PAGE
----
In most cases, the App ID should be defined in the URL. However, there are exceptions. For example, if users with access to a different subset of apps use the same Power BI report, then omitting the App ID can avoid the issue of adding logic to determine which app to use. Users will automatically be directed to the app they have access to or are currently using. This scenario works well when the Power BI reports are embedded in Dynamics 365 or the Model-Driven App, thus forcing the user to already have selected an app in their current browser session.



If the App ID is included in the link, then that App will be used, and possibly also switch Apps for the user if they were already navigating in a different app.


Form ID

Including the Form ID in the URL is also optional. It can be used to ensure a record is opened in a specific form. For example, it is possible that the Account entity has two forms. A regular form and one for VIP customers. When generating the URL for the record, an IF statement can be added to determine which of the two forms to use based on the Account data.


Create Link in Power Query


As usual, there are many ways this link can be generated. My preference thus far has been to create the link in a separate column in Power Query and that is the example I will use in this scenario.


Note: Once the TDS Endpoint and DirectQuery becomes available for CDS, it might be better in some instances to use DAX to create the links. If that turns out to be the case, I will have to write another blog post.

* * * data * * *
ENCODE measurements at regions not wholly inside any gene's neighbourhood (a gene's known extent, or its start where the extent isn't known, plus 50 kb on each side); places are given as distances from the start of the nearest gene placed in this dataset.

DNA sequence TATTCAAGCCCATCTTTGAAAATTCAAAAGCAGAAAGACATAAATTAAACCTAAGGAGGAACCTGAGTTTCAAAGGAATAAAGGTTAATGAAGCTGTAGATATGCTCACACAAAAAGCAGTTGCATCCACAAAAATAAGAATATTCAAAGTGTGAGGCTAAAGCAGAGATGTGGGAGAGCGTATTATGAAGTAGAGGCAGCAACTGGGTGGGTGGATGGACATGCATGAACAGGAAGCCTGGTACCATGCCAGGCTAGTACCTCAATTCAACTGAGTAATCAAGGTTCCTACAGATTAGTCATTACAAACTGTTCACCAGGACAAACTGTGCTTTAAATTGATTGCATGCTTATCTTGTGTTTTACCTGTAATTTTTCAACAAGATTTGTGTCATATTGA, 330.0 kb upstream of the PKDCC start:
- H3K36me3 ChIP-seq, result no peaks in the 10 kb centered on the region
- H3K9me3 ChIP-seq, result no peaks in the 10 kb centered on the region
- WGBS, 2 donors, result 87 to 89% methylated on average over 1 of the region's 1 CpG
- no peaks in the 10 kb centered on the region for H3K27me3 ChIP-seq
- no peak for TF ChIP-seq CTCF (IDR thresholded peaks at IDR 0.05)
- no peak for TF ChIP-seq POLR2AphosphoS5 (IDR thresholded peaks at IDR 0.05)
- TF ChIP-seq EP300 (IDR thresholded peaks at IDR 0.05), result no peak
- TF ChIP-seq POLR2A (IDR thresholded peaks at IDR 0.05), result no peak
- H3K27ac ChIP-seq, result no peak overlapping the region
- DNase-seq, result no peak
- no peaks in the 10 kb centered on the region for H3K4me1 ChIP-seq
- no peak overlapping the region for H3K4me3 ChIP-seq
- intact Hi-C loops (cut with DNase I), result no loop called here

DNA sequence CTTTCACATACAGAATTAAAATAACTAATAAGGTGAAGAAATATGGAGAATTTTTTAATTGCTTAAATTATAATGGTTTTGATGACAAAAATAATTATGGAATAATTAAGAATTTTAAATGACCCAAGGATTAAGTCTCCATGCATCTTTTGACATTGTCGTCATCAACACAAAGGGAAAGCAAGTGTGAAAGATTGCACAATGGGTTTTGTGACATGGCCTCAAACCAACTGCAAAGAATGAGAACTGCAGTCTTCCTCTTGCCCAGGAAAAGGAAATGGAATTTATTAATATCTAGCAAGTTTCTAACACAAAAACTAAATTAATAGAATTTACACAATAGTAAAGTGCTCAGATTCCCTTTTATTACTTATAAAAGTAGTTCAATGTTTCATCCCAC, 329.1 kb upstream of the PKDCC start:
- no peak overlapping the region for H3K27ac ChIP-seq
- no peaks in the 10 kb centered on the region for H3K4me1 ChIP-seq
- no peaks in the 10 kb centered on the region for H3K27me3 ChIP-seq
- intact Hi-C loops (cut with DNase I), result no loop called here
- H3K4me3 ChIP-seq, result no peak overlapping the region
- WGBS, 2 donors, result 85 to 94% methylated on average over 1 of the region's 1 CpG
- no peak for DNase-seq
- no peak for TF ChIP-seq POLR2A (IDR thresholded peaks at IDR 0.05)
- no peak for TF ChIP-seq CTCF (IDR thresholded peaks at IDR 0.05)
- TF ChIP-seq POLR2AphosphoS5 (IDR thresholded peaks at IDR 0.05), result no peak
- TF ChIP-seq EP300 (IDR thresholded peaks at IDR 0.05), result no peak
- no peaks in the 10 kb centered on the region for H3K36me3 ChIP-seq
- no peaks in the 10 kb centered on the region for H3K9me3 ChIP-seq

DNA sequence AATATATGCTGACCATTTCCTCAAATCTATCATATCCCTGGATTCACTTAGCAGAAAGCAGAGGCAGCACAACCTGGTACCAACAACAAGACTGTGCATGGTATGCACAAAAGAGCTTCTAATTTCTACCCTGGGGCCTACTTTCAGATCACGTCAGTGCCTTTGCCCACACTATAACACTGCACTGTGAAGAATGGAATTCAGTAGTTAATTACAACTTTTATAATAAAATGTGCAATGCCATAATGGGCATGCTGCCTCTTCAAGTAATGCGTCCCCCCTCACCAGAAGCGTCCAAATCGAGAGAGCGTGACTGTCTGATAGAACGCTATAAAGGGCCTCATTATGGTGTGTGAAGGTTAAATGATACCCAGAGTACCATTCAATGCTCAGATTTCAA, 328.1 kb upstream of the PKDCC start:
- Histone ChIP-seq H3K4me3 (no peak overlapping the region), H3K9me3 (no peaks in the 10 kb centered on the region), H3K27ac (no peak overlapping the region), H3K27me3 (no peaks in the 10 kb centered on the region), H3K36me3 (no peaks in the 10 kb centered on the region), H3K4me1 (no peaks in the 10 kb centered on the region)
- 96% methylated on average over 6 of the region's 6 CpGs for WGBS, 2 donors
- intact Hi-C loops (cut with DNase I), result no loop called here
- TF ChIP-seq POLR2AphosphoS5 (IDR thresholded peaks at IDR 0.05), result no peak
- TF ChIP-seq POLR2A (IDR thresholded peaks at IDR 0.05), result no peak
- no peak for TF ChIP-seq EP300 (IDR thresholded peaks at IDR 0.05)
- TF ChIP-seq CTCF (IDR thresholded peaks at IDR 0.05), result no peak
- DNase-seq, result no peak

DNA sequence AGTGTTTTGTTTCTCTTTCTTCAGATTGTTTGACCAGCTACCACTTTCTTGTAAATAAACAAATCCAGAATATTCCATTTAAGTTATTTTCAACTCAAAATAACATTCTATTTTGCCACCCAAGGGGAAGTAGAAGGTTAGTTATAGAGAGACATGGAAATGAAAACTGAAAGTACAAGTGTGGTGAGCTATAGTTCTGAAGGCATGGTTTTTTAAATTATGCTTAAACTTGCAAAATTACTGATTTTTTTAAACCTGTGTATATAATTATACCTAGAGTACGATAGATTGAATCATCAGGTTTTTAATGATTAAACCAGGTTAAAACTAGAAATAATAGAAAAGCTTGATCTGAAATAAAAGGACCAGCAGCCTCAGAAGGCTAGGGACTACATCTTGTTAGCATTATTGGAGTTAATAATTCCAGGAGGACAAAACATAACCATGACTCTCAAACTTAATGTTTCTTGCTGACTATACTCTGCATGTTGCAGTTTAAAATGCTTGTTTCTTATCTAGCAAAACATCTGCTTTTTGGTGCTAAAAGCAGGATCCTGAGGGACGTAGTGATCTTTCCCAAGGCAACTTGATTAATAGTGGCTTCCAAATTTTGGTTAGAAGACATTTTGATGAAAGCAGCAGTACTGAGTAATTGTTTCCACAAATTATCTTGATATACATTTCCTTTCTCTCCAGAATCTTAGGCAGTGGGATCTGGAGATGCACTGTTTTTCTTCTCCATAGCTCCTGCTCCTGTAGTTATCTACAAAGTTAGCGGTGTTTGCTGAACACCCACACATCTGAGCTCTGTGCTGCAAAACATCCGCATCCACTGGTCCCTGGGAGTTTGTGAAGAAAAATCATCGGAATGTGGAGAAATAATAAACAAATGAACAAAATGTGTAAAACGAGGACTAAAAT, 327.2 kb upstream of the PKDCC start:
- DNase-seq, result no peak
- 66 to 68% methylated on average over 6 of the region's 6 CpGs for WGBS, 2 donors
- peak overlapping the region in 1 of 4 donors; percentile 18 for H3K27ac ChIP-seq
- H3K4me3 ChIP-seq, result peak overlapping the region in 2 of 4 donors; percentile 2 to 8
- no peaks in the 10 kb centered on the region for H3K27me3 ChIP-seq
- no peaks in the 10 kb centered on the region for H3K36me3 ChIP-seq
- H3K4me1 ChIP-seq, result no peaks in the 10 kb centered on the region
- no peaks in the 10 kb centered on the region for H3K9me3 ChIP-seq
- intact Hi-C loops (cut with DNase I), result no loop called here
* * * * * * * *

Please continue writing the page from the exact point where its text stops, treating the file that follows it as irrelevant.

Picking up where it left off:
Create Parameters

I like to set up my reports so it’s easy to change out certain parameters when moving the reports between Dev, Test, and Prod environments.


For that reason, I will create the main organization URL and the App ID as parameters in my dataset. When switching environments, all I need to do is change out those parameters and all the reports will be correct again.


In the Power Query editor, click on Manage Parameters and add the two new parameters.


Add the details from the URL you copied earlier. In this case the parameters are:



CDSURL = https://YOURORG.crm.dynamics.com


APP ID = 3a240eb2-149d-ea11-a819-000d3a579c3f


In the Power Query editor, select the entity you want to create links for, go to the Add Column section and click Custom Column.


Then enter the formula below which concatenates the parameters, with the URL and record specific data. The formula is very similar to concatenating text in Excel.


The example, using the activity entity, creates the URL by inserting the parameters and field values into the URL format we copied from the browser earlier. The CDS URL and the App ID is defined by the two parameters. At the end, the [Activity Type] and [activityid] is added from the current record.